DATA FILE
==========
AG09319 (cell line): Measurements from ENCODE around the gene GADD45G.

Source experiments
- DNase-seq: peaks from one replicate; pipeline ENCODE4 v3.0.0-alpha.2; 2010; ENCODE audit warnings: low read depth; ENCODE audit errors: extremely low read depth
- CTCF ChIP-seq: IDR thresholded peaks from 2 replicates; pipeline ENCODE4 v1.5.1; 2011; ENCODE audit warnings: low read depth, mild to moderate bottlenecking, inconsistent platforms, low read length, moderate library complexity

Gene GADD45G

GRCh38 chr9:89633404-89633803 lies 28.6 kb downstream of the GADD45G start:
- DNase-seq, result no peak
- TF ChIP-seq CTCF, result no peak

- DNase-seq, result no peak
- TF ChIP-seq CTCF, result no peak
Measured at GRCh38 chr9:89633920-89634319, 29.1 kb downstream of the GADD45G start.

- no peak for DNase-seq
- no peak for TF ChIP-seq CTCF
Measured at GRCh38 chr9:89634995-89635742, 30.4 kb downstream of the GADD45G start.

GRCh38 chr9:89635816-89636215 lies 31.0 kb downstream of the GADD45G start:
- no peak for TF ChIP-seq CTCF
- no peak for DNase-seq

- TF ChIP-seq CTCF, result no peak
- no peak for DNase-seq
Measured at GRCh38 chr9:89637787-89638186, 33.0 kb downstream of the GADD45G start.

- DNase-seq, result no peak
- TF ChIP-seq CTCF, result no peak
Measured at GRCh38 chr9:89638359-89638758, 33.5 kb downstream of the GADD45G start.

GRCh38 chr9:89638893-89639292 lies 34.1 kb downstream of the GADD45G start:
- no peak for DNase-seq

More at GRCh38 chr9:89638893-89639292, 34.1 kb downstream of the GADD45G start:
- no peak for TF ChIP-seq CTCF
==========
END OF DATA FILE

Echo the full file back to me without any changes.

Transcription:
AG09319 (cell line): Measurements from ENCODE around the gene GADD45G.

Source experiments
- DNase-seq: peaks from one replicate; pipeline ENCODE4 v3.0.0-alpha.2; 2010; ENCODE audit warnings: low read depth; ENCODE audit errors: extremely low read depth
- CTCF ChIP-seq: IDR thresholded peaks from 2 replicates; pipeline ENCODE4 v1.5.1; 2011; ENCODE audit warnings: low read depth, mild to moderate bottlenecking, inconsistent platforms, low read length, moderate library complexity

Gene GADD45G

GRCh38 chr9:89633404-89633803 lies 28.6 kb downstream of the GADD45G start:
- DNase-seq, result no peak
- TF ChIP-seq CTCF, result no peak

- DNase-seq, result no peak
- TF ChIP-seq CTCF, result no peak
Measured at GRCh38 chr9:89633920-89634319, 29.1 kb downstream of the GADD45G start.

- no peak for DNase-seq
- no peak for TF ChIP-seq CTCF
Measured at GRCh38 chr9:89634995-89635742, 30.4 kb downstream of the GADD45G start.

GRCh38 chr9:89635816-89636215 lies 31.0 kb downstream of the GADD45G start:
- no peak for TF ChIP-seq CTCF
- no peak for DNase-seq

- TF ChIP-seq CTCF, result no peak
- no peak for DNase-seq
Measured at GRCh38 chr9:89637787-89638186, 33.0 kb downstream of the GADD45G start.

- DNase-seq, result no peak
- TF ChIP-seq CTCF, result no peak
Measured at GRCh38 chr9:89638359-89638758, 33.5 kb downstream of the GADD45G start.

GRCh38 chr9:89638893-89639292 lies 34.1 kb downstream of the GADD45G start:
- no peak for DNase-seq

More at GRCh38 chr9:89638893-89639292, 34.1 kb downstream of the GADD45G start:
- no peak for TF ChIP-seq CTCF